Crotchet, knit, sew...anything. Clean the closets. Litter partrol the hallways, offer to walk the neighbor’s dog, keep an eye on the neighbor’s cat or kids for that matter.
Not enough...litter patrol the street, parking lot...
The point is we’re way to lazy as a group to even begin to endeavor in a new pursuit.
In the late 60’s, early 70’s, I was a young married mother. We lived in a rental in a mixed-race working class neighborhood.
I borrowed a sewing machine, got a book from the library and began by remodeling our old clothing. Then, the Beatles craze hit and everyone wanted Carnaby Street fashion, which was impossible to find in the US at that time.
First, I sewed for others to barter for things I wanted, like a hair cut. Then word got out (I charged cheap prices) and people began paying me. They would bring in the fabric and I would revise standard patterns to make trendy clothing. It was the beginning of the Art Fair movement and that is how I marketed my work.
Today, even though I live in the country and can do all those things you listed, I live in the North and have had to learn how to container garden and grow hydroponically through the winter. I provide most of our tomatoes and lettuce from this hobby.
People today want to stay warm for less energy. Microwavable flax or rice packs, vests, wraps, booties are all popular, take few sewing skills and help folks stay warm for less energy. Sewing machines are available cheap in many second-hand/antique stores. Repair manuals are available for $10 or so online. Vintage parts, ditto. My husband just repaired a motor pulley for an old Bernina with epoxy to save the $25 it would have cost to purchase a new one.
Several years ago, my husband purchased an industrial sewing machine. He wanted to make sails for the boat he is building. He has repaired other folk’s sails, a catamaran trampoline, made sails, sail covers and dodgers. He also has a following for his laminated tillers, a woodworking project that could be done in a kitchen or spare bedroom. He has paid for the machine, so far, and made some money, too.
Your head and hands are the means of production. People do not stop having needs just because the country collapses.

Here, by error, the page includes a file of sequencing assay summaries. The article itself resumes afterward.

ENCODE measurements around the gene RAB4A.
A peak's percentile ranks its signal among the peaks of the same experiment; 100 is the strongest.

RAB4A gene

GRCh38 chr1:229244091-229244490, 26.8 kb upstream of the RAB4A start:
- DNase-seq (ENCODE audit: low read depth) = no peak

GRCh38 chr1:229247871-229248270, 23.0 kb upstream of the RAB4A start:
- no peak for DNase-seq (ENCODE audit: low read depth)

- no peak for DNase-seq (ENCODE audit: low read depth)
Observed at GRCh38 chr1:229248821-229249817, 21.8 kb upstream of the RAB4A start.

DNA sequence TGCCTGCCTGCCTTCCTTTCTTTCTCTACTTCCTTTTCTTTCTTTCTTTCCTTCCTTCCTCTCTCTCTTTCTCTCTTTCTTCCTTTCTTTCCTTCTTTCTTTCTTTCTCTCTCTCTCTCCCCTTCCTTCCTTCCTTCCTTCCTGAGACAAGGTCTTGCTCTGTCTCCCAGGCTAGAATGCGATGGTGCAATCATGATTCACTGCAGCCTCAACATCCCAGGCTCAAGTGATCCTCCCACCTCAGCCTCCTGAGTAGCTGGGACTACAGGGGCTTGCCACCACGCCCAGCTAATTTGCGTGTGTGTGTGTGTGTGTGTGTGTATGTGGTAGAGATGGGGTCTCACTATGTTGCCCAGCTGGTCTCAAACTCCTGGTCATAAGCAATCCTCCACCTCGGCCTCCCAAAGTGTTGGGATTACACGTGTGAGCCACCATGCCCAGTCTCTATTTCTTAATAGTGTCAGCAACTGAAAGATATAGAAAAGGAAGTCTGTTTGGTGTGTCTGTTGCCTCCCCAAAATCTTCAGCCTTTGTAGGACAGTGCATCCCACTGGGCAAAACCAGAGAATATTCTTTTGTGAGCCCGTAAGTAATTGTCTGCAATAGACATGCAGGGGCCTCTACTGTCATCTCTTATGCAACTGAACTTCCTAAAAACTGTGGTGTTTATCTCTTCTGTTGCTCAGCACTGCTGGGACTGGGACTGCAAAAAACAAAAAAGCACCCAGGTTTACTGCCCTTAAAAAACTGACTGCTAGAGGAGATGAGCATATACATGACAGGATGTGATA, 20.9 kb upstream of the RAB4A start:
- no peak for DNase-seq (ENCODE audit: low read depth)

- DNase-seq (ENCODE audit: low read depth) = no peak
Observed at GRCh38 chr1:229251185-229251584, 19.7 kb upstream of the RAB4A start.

Again, back in the day, young people banded together, set up real estate land trusts, pooled resources to buy a small, run down farm in the boonies, figured out how to make cash, pay the bills and manage semi-communal living arrangements. We were known as the Back To The Land Movement. Not everyone remained a hippie.
A young friend, after a disastrous breakup, with a child to support, began making a trendy fashion accessory in her living room. She sublet what had been her business office, cashed a small life insurance policy and maxed out her cards to finance this business. She lives in New Jersey in a rental. She sold on the street and made cold calls to boutiques. She grew it into a a business grossing $150k/year, all by herself, at the age of 35. Then, realizing she had good marketing skills, she set up another business doing event planning for companies that had fired their in-house planners. She is doing very well.
A real estate agent with 6 kids went together with family members to set up a credit card processing business. They target local small proprietors who had lost their bank credit card processing in the crash, as the banks cut back on risk. The kids do whatever they can, mostly manual labor, housecleaning and a yard care business to afford their private Christian school tuition.
Outlet stores sell 1 pound skeins of acrylic yarn for $1 each. Knitters and crocheters can work anywhere. There are online video tutorials. My own mother made money during the war years by knitting baby items and placing them on consignment in shops.
It can be done and is being done and has always been done everywhere if the need is large enough.